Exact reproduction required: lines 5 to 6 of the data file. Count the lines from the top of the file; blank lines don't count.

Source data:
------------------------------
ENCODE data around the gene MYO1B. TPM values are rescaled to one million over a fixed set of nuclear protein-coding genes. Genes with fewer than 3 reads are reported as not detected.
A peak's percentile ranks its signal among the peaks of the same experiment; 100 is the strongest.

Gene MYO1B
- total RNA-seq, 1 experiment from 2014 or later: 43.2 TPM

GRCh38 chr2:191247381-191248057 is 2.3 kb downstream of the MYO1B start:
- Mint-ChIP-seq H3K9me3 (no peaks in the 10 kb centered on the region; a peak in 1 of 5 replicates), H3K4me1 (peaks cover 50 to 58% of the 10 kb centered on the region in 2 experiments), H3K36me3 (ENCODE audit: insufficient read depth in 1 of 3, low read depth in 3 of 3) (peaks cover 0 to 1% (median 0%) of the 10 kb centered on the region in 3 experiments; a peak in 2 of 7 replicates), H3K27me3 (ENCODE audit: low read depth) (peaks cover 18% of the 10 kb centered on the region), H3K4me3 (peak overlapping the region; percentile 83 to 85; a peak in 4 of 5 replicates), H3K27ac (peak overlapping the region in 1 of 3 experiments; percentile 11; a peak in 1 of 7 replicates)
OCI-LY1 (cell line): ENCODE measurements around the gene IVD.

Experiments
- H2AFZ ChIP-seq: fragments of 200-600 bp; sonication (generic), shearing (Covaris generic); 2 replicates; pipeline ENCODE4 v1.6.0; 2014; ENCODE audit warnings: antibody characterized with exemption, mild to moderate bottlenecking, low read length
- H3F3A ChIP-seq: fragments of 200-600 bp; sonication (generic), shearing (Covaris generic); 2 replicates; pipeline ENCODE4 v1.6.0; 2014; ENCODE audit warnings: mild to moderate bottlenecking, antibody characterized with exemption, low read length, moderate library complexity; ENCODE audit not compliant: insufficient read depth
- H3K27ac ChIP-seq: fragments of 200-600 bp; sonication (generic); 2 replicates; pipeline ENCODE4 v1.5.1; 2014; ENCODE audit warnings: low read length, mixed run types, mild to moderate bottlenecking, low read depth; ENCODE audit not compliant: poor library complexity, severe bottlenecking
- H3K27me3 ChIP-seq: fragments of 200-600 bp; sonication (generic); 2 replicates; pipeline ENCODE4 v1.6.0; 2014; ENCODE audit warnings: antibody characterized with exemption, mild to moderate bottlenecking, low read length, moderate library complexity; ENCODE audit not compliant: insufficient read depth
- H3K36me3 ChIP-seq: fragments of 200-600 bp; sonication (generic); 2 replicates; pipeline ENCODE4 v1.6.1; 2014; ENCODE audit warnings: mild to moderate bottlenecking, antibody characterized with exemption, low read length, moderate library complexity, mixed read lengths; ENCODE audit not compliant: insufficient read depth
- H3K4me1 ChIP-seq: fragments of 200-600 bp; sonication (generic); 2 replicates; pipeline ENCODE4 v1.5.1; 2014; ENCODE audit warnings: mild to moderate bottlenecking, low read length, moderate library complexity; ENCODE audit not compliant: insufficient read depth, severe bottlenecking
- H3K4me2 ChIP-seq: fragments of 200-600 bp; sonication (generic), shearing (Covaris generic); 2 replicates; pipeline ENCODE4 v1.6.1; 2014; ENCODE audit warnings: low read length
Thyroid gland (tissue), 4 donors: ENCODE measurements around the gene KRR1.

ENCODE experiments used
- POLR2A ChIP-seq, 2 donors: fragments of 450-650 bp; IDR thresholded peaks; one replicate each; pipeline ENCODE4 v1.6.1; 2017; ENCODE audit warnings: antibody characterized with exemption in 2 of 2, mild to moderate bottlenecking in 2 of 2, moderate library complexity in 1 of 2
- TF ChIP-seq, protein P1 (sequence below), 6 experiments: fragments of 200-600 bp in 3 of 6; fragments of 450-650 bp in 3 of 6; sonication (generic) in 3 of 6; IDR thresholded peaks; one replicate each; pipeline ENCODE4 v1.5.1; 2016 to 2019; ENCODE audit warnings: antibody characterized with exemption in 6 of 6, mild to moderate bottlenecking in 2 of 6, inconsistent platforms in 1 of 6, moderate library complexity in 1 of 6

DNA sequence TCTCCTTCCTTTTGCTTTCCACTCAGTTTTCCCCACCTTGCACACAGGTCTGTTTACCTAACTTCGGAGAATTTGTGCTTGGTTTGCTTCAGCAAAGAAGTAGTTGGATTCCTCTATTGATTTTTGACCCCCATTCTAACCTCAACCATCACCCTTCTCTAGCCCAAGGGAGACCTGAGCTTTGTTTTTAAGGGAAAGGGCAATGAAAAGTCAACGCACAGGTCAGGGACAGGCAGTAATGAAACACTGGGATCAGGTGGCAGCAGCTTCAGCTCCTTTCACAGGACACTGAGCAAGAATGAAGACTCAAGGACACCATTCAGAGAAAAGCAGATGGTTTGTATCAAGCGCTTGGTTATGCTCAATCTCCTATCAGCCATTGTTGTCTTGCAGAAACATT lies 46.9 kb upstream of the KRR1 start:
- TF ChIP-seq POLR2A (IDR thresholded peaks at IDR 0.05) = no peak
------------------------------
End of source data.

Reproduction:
GRCh38 chr2:191247381-191248057 is 2.3 kb downstream of the MYO1B start:
- Mint-ChIP-seq H3K9me3 (no peaks in the 10 kb centered on the region; a peak in 1 of 5 replicates), H3K4me1 (peaks cover 50 to 58% of the 10 kb centered on the region in 2 experiments), H3K36me3 (ENCODE audit: insufficient read depth in 1 of 3, low read depth in 3 of 3) (peaks cover 0 to 1% (median 0%) of the 10 kb centered on the region in 3 experiments; a peak in 2 of 7 replicates), H3K27me3 (ENCODE audit: low read depth) (peaks cover 18% of the 10 kb centered on the region), H3K4me3 (peak overlapping the region; percentile 83 to 85; a peak in 4 of 5 replicates), H3K27ac (peak overlapping the region in 1 of 3 experiments; percentile 11; a peak in 1 of 7 replicates)